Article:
Yes, I’m horrified. Yes, I disagree. Yes, these are two different versions of Jesus! No, I don’t want their version of Jesus known to the world with any connection to the Jesus exclusively revealed in the Scripture. Jenkins being in bible study with many Mormons and praying with Mormons concerning the show, as he describes, is not an evangelical practice; it is not even ecumenical; it is universalist. Evangelicals don’t believe the same things as Mormons at all! For Jenkins to tenderly minimize the differences by saying: “my LDS brothers and sisters who disagree with me on many things theologically, most of which—almost all of which—took place after Jesus was here” is dumbfounding. For a clear distinction between Mormonism and Christianity, go here, and go quickly: (https://www.gotquestions.org/Mormons-Christians.html)
Jenkins’ view of scripture may be what leads him to the false premise for production in the first place, namely that he feels the scripture as we have it is just plain insufficient: “When you read the scriptures, you don't get the emotional connection, backstory, you don't get the historical and cultural context quite as much, and you don't get the human context.“ Yes, we get it. The Bible is just not enough…(sarcasm). No, really… he goes on, “You should read the scriptures, 100 percent, no question about it. But when that's all you do, sometimes you can miss out on the perspective of the cultural and historical surroundings of who Jesus was and what He was doing. And then you kind of miss out on the identification with those who knew Him. You can't fully identify with Jesus…”. Right (sarcasm), he is saying Christ cannot be fully known from reading the Bible. You really need theatrically artistic renderings to bypass your mind to get to your heart. This is a terrifying high view of mediums and an insultingly low view of Divine revelation.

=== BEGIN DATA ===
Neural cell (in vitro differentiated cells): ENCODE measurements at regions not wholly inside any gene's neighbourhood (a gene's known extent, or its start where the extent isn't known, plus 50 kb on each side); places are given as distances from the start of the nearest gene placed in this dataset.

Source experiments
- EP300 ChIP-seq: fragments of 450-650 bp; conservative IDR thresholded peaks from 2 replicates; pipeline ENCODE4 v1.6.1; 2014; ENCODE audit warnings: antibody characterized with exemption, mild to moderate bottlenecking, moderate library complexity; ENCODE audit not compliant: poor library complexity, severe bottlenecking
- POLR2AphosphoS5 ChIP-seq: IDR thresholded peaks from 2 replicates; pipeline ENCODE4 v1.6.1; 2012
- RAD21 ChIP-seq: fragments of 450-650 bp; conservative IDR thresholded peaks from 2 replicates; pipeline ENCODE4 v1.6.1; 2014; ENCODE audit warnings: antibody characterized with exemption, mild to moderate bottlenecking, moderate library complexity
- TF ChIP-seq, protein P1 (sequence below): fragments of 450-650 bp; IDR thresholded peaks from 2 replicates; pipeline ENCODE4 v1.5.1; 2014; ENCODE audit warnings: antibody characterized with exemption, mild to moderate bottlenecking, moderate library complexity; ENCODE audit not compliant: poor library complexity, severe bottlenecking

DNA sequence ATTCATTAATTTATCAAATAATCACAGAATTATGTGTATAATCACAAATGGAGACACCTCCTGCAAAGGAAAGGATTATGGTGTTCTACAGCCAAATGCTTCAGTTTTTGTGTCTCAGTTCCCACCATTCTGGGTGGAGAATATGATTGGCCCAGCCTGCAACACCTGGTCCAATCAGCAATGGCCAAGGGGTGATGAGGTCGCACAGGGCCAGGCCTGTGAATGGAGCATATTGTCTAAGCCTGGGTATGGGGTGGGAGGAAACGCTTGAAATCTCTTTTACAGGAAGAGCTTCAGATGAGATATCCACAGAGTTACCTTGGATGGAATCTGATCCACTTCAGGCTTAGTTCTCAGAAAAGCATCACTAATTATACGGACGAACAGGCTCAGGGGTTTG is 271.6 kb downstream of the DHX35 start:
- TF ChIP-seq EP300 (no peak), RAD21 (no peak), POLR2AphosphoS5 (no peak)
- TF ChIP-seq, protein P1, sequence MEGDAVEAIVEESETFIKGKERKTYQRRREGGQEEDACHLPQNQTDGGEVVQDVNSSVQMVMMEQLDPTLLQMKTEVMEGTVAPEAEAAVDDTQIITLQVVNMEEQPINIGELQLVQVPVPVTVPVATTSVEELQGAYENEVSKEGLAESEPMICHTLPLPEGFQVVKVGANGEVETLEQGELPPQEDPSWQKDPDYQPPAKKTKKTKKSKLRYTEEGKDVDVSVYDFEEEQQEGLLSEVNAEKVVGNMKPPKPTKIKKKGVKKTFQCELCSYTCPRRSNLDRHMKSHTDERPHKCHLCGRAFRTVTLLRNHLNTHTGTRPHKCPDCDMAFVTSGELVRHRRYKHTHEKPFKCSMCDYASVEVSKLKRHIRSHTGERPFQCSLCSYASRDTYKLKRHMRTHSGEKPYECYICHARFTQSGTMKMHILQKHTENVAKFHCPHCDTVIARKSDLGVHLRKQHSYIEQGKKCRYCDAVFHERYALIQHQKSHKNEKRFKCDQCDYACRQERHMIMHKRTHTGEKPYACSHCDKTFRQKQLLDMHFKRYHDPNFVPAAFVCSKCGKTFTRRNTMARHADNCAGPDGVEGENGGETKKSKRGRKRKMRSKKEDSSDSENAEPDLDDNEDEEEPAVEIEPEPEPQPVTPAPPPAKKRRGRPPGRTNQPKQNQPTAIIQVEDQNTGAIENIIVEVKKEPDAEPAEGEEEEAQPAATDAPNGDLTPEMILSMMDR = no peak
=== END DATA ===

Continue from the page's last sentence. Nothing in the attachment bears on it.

Unsurprisingly, not only is Scripture insufficient in raw form according to Jenkins, Joseph Smith is grinning in his grave as Jenkins “unintentionally” promotes extra-biblical revelation. In the encounter between Jesus and Nicodemus in episode six, Jenkins said, “many LDS people have said [it] is kind of a commercial for the LDS church.” (Which Jenkins does not correct.) The dialogue goes on to describe the same openness that helps Mormons accept the Book of Mormon, the Doctrine and Covenants, and the Pearl of Great Price as inspired by God and equal with the Scriptures:
“Nicodemus is the one who's saying, "Yes, those things are true. But what if there's more? I mean, if God had something new to say, and it contradicted what you believed, and you knew it was God saying it, would you question what you believed, or would you just assume that God is now saying something wrong?" He's exploring and he's seeking truth, and Shmuel is making some valid points, but is getting stuck in the rigidity of his religious tradition.”